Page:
Dunkin v. State

818 P.2d 1159 (1991)

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Dunkin v. State

Alaska Supreme Court
818 P.2d 1159 (1991)

  • Written by Sharon Feldman, JD

Facts

Michael Dunkin (defendant) was indicted for murdering Julius Marshall, a Black male, by shooting Marshall three times in the head and neck at close range. The state (plaintiff) maintained that Dunkin shot Marshall for racial reasons. During voir dire, the prosecutor asked five prospective jurors whether they could give the victim a fair trial if race were an issue in the case. The final time the prosecutor posed the question, he asked whether the juror promised to give Marshall, a Black man, as well as the defendant, a fair trial. The court sustained Dunkin’s objection. Rephrasing the question, the prosecutor asked whether the juror could give the state as well as the defendant a fair trial knowing that Marshall was a Black man. Dunkin did not request a curative instruction. The evidence established that Dunkin and Dunkin’s brother and his friend went to the races and then four-wheeling in Dunkin’s jeep. The jeep had a removable top bearing the words “Boofer hunter.” “Boofer” was a derogatory slang term for a Black person. The jeep got stuck in the river. Marshall operated an auto-repair and towing business. While Marshall was towing Dunkin’s jeep out of the river, Dunkin told a spectator he was going to “waste the old spook.” After Marshall towed the jeep to his shop and got it started, Dunkin pulled out a gun and fired three shots into Marshall’s head and neck. As Dunkin drove away, he told his brother’s friend who had witnessed the shooting not to worry because it was “just a nigger . . . just a boofer.” The prosecutor stated at the end of his closing argument that Marshall had a right that justice be done. Dunkin did not object. Dunkin was convicted and argued on appeal that the prosecutor’s questions during voir dire and the statement in his closing argument were seriously prejudicial and constituted plain error. Dunkin maintained that Marshall was not on trial, the voir dire questions would have inflamed the jurors’ emotions because of evidence that the shooting was racially motivated, and the prosecutor’s closing argument called on the jury to avenge Marshall’s murder.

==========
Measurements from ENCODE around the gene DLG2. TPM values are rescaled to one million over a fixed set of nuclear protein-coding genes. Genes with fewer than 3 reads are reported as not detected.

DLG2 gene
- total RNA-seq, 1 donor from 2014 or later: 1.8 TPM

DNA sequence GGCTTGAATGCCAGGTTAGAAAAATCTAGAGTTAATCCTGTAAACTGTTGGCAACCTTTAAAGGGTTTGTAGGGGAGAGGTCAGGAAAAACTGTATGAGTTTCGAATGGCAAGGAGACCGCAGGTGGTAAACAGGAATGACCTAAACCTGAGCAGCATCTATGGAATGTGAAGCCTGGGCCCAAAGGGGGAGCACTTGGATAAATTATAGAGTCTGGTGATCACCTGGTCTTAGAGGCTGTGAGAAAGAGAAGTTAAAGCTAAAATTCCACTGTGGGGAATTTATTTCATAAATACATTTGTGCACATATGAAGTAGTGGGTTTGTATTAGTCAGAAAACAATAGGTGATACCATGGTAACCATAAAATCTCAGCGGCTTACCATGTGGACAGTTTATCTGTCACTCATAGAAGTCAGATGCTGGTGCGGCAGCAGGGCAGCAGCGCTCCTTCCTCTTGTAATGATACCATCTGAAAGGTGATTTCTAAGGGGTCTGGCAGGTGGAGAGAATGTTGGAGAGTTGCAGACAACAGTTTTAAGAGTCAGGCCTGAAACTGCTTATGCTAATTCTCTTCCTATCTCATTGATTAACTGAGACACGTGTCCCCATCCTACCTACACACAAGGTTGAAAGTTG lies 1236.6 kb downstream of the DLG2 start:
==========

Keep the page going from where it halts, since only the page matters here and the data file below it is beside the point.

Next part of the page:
Rule of Law

Issue

Holding and Reasoning (Coats, J.)

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